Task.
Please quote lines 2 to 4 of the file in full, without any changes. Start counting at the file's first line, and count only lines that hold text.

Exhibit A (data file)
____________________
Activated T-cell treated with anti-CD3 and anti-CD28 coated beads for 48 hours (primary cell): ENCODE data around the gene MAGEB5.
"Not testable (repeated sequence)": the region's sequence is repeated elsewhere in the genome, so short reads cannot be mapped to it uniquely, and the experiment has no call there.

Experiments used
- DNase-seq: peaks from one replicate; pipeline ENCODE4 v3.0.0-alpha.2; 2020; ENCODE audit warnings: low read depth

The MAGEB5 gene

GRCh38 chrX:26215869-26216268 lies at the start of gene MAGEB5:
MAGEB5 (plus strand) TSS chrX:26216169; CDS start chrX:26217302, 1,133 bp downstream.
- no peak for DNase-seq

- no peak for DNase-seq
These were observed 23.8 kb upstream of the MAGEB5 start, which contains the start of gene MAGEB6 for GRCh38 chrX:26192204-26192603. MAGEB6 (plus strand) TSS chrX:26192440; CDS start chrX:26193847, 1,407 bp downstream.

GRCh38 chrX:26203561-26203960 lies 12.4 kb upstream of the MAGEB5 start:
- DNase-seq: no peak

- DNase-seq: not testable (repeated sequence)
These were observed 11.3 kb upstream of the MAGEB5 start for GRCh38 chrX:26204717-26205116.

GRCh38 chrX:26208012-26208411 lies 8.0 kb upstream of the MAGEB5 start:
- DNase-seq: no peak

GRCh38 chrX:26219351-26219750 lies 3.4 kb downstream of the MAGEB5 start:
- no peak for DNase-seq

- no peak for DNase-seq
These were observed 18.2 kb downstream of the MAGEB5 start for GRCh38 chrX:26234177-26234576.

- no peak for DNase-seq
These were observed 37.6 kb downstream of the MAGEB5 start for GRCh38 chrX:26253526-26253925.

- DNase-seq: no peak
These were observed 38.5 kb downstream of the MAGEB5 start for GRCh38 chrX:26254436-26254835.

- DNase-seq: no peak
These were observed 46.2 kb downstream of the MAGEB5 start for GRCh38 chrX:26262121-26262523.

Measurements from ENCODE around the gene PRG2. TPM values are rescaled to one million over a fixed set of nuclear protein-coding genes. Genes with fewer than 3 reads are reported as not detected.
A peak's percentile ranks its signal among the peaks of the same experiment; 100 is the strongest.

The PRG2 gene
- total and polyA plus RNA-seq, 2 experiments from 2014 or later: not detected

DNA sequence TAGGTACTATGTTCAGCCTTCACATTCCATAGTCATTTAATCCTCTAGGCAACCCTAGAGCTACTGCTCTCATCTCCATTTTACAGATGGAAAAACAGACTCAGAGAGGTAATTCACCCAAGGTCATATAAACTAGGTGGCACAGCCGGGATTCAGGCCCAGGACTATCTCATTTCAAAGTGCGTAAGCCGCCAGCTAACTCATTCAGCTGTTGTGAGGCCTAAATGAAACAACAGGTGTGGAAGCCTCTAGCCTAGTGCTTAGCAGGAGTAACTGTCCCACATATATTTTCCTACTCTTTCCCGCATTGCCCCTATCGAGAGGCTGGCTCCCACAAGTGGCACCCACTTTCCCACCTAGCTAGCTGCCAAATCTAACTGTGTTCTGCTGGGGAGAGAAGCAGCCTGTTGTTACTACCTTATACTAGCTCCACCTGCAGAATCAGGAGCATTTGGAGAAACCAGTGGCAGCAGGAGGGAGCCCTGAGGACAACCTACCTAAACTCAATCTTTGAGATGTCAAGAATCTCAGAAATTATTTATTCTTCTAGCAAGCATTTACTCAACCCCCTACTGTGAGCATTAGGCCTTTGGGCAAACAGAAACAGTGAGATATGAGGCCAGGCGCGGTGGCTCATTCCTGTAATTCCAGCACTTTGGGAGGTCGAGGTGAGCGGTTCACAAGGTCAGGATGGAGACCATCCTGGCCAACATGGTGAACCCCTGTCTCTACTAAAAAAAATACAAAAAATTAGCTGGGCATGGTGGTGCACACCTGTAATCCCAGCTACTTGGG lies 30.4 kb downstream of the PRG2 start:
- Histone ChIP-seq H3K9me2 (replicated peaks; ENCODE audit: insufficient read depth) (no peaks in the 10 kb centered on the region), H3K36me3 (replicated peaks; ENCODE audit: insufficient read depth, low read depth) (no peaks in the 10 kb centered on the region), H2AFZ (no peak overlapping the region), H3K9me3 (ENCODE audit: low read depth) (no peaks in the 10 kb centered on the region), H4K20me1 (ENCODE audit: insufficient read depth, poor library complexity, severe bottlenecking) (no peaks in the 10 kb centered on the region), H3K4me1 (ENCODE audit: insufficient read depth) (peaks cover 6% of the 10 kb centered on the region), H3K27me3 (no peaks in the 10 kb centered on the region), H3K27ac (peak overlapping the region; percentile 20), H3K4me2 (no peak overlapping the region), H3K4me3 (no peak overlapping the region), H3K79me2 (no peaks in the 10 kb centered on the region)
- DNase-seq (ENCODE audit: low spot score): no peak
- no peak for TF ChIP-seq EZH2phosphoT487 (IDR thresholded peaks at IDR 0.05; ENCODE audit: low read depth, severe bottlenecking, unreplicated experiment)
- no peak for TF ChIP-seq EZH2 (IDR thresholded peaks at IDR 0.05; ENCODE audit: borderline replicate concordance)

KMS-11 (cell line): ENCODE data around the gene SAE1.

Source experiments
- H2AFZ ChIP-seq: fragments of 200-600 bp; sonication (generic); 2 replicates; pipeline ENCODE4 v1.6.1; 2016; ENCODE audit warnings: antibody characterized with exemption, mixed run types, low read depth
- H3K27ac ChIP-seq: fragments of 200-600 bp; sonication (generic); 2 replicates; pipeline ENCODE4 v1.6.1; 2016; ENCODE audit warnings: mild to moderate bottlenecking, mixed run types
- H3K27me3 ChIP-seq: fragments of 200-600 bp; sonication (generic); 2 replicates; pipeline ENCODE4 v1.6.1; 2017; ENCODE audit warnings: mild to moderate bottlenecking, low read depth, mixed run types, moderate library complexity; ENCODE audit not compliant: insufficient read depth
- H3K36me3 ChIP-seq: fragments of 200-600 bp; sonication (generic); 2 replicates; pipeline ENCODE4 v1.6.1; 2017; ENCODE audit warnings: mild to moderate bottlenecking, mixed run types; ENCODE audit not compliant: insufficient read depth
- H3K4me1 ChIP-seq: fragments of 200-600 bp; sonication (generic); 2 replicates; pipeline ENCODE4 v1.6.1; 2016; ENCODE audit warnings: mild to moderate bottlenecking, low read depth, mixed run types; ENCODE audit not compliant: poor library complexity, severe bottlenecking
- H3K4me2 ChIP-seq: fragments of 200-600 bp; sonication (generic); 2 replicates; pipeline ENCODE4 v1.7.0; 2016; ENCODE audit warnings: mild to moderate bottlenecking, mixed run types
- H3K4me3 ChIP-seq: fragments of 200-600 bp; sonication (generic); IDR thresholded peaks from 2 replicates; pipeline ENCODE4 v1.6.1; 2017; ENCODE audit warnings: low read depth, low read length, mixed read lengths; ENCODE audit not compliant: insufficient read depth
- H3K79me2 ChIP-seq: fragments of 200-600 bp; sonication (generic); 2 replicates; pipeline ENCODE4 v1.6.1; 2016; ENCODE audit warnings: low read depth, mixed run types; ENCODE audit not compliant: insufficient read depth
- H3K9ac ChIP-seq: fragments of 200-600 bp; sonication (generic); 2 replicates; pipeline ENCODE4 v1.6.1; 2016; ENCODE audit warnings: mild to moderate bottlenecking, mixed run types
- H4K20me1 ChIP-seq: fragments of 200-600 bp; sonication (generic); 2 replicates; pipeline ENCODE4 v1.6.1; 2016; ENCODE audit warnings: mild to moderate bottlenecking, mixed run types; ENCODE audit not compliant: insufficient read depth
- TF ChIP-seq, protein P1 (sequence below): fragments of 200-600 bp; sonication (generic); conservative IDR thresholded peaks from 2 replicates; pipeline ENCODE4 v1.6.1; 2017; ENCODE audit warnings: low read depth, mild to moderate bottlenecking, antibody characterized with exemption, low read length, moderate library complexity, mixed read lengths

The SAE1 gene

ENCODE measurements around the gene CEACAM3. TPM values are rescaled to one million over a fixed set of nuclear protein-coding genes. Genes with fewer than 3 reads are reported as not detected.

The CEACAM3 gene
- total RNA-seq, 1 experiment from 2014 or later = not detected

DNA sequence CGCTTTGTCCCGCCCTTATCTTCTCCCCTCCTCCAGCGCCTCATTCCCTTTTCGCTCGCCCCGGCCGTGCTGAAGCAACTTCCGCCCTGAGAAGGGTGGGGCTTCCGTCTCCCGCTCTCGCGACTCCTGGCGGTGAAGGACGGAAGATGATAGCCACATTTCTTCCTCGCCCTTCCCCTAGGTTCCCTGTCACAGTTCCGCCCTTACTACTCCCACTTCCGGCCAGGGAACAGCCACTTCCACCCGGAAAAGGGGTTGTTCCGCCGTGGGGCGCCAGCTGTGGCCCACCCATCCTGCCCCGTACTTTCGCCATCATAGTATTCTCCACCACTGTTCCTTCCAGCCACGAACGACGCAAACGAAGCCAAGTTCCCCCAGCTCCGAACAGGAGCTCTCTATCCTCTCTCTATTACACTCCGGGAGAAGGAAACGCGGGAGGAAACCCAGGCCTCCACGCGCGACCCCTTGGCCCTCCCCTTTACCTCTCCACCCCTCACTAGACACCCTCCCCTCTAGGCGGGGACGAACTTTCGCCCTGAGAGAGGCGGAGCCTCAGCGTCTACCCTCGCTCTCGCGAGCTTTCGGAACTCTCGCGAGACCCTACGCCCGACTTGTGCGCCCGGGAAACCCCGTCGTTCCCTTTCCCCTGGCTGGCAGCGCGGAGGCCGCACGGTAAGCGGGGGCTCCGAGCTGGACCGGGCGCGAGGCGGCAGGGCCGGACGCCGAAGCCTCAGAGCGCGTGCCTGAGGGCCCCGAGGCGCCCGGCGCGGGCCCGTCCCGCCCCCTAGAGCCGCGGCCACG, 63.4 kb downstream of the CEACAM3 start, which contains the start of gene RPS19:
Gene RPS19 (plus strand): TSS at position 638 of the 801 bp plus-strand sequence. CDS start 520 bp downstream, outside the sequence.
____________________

"Not testable (repeated sequence)": the region's sequence is repeated elsewhere in the genome, so short reads cannot be mapped to it uniquely, and the experiment has no call there.

Experiments used
- DNase-seq: peaks from one replicate; pipeline ENCODE4 v3.0.0-alpha.2; 2020; ENCODE audit warnings: low read depth